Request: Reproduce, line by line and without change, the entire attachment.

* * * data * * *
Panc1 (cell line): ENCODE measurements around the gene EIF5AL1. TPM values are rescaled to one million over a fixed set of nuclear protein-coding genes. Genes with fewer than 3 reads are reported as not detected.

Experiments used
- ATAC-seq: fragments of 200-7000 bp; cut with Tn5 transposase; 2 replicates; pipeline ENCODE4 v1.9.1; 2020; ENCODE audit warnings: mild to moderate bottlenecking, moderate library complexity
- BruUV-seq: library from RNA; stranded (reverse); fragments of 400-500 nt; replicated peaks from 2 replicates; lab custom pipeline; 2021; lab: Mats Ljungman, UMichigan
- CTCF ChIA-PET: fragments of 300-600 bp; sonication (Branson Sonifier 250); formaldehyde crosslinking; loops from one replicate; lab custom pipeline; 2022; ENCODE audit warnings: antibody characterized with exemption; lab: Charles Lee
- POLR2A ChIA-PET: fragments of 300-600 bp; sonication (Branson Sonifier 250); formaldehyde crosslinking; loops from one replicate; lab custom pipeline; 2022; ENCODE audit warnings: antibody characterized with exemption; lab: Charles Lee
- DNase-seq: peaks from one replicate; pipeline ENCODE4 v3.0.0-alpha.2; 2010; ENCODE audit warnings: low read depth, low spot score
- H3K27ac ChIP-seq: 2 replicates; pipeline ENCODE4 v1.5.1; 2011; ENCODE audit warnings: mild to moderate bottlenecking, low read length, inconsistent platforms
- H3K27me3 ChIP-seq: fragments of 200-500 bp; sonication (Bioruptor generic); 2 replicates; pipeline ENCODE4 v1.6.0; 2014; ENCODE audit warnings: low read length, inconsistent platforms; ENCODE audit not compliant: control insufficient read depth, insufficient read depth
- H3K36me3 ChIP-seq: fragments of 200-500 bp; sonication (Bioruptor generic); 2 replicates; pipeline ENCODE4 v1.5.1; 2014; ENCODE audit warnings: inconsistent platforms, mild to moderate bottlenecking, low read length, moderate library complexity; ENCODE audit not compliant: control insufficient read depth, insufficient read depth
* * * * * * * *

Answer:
Panc1 (cell line): ENCODE measurements around the gene EIF5AL1. TPM values are rescaled to one million over a fixed set of nuclear protein-coding genes. Genes with fewer than 3 reads are reported as not detected.

Experiments used
- ATAC-seq: fragments of 200-7000 bp; cut with Tn5 transposase; 2 replicates; pipeline ENCODE4 v1.9.1; 2020; ENCODE audit warnings: mild to moderate bottlenecking, moderate library complexity
- BruUV-seq: library from RNA; stranded (reverse); fragments of 400-500 nt; replicated peaks from 2 replicates; lab custom pipeline; 2021; lab: Mats Ljungman, UMichigan
- CTCF ChIA-PET: fragments of 300-600 bp; sonication (Branson Sonifier 250); formaldehyde crosslinking; loops from one replicate; lab custom pipeline; 2022; ENCODE audit warnings: antibody characterized with exemption; lab: Charles Lee
- POLR2A ChIA-PET: fragments of 300-600 bp; sonication (Branson Sonifier 250); formaldehyde crosslinking; loops from one replicate; lab custom pipeline; 2022; ENCODE audit warnings: antibody characterized with exemption; lab: Charles Lee
- DNase-seq: peaks from one replicate; pipeline ENCODE4 v3.0.0-alpha.2; 2010; ENCODE audit warnings: low read depth, low spot score
- H3K27ac ChIP-seq: 2 replicates; pipeline ENCODE4 v1.5.1; 2011; ENCODE audit warnings: mild to moderate bottlenecking, low read length, inconsistent platforms
- H3K27me3 ChIP-seq: fragments of 200-500 bp; sonication (Bioruptor generic); 2 replicates; pipeline ENCODE4 v1.6.0; 2014; ENCODE audit warnings: low read length, inconsistent platforms; ENCODE audit not compliant: control insufficient read depth, insufficient read depth
- H3K36me3 ChIP-seq: fragments of 200-500 bp; sonication (Bioruptor generic); 2 replicates; pipeline ENCODE4 v1.5.1; 2014; ENCODE audit warnings: inconsistent platforms, mild to moderate bottlenecking, low read length, moderate library complexity; ENCODE audit not compliant: control insufficient read depth, insufficient read depth